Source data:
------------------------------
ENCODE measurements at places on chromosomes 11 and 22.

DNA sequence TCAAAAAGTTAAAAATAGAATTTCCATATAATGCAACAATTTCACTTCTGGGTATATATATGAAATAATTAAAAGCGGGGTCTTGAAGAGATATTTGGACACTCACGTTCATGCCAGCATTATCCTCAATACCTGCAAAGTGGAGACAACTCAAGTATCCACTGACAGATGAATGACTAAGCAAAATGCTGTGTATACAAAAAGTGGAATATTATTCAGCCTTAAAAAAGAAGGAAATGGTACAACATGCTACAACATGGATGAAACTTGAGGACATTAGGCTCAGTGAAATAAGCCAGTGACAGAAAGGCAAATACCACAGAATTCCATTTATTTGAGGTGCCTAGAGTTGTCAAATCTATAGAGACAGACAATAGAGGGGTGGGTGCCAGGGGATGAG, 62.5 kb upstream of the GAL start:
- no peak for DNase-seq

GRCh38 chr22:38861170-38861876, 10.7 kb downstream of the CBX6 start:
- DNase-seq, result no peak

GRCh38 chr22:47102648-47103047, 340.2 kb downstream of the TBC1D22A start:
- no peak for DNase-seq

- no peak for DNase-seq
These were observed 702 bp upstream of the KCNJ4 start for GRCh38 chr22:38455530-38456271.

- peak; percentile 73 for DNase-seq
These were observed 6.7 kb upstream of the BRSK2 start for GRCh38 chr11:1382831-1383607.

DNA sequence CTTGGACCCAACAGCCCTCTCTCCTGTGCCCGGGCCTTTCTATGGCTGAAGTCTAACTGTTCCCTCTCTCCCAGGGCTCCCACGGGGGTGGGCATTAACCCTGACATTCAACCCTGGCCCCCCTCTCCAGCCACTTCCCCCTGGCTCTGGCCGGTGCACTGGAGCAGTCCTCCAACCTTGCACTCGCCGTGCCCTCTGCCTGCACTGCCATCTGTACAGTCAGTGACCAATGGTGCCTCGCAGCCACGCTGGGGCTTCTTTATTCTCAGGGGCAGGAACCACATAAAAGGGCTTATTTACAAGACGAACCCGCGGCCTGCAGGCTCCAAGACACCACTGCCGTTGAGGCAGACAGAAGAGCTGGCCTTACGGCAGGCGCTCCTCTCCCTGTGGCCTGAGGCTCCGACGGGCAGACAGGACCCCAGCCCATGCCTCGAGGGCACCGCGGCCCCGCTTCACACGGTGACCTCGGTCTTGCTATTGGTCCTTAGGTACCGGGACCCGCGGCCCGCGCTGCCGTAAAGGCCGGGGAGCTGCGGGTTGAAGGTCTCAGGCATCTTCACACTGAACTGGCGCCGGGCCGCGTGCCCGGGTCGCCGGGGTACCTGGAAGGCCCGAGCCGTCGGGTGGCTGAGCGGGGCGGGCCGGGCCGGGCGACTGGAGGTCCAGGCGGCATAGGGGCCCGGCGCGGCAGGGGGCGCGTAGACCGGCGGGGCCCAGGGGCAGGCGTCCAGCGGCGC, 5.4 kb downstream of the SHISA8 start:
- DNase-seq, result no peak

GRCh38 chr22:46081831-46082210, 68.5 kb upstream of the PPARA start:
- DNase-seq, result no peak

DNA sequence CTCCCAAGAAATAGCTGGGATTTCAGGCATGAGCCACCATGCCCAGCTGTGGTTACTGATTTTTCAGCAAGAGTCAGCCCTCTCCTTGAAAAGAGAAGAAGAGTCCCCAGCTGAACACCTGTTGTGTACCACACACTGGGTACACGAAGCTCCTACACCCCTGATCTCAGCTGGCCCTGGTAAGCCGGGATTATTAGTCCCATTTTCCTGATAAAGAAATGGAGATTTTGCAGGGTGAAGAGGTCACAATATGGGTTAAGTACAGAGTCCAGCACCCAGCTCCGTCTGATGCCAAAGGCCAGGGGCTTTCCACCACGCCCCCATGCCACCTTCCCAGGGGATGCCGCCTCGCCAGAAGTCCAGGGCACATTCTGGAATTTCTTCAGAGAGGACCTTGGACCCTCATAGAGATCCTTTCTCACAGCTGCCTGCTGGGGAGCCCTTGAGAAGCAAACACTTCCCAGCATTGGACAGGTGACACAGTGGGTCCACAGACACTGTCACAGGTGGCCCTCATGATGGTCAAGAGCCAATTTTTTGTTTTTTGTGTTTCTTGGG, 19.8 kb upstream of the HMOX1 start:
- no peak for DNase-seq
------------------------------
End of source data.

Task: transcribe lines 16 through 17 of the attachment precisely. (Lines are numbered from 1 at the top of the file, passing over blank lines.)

DNA sequence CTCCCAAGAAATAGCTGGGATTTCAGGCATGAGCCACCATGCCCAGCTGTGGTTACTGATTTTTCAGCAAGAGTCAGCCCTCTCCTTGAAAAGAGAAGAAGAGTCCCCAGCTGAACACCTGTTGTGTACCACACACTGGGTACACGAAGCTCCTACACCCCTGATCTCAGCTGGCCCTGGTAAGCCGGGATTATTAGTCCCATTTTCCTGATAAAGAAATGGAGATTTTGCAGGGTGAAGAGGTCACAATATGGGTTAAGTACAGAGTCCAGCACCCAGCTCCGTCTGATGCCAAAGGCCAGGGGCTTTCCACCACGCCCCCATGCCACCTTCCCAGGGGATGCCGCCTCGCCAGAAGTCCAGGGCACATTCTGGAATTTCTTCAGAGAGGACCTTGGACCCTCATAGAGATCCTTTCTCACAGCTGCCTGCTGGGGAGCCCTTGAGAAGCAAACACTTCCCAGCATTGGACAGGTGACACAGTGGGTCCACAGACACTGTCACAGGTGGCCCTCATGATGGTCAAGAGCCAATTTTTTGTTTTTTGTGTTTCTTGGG, 19.8 kb upstream of the HMOX1 start:
- no peak for DNase-seq